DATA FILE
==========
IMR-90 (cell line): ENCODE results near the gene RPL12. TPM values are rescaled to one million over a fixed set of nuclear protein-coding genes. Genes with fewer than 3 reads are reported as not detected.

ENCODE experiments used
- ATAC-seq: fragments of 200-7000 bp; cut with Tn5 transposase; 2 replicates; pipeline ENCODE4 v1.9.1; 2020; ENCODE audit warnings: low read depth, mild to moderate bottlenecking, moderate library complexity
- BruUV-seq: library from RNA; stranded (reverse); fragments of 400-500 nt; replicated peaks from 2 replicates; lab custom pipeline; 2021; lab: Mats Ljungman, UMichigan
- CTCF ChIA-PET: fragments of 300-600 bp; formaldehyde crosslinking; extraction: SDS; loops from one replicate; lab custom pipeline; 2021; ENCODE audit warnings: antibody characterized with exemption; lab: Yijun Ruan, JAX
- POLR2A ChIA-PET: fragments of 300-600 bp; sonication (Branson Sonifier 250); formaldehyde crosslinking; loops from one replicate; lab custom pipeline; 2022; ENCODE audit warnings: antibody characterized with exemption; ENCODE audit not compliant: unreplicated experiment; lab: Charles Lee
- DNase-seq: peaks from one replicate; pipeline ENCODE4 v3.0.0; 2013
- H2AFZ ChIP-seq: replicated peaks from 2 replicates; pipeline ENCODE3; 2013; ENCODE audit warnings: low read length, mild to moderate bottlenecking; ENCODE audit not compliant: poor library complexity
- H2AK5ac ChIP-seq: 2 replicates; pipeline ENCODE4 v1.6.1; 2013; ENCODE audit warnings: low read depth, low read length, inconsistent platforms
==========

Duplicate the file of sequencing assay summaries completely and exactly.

IMR-90 (cell line): ENCODE results near the gene RPL12. TPM values are rescaled to one million over a fixed set of nuclear protein-coding genes. Genes with fewer than 3 reads are reported as not detected.

ENCODE experiments used
- ATAC-seq: fragments of 200-7000 bp; cut with Tn5 transposase; 2 replicates; pipeline ENCODE4 v1.9.1; 2020; ENCODE audit warnings: low read depth, mild to moderate bottlenecking, moderate library complexity
- BruUV-seq: library from RNA; stranded (reverse); fragments of 400-500 nt; replicated peaks from 2 replicates; lab custom pipeline; 2021; lab: Mats Ljungman, UMichigan
- CTCF ChIA-PET: fragments of 300-600 bp; formaldehyde crosslinking; extraction: SDS; loops from one replicate; lab custom pipeline; 2021; ENCODE audit warnings: antibody characterized with exemption; lab: Yijun Ruan, JAX
- POLR2A ChIA-PET: fragments of 300-600 bp; sonication (Branson Sonifier 250); formaldehyde crosslinking; loops from one replicate; lab custom pipeline; 2022; ENCODE audit warnings: antibody characterized with exemption; ENCODE audit not compliant: unreplicated experiment; lab: Charles Lee
- DNase-seq: peaks from one replicate; pipeline ENCODE4 v3.0.0; 2013
- H2AFZ ChIP-seq: replicated peaks from 2 replicates; pipeline ENCODE3; 2013; ENCODE audit warnings: low read length, mild to moderate bottlenecking; ENCODE audit not compliant: poor library complexity
- H2AK5ac ChIP-seq: 2 replicates; pipeline ENCODE4 v1.6.1; 2013; ENCODE audit warnings: low read depth, low read length, inconsistent platforms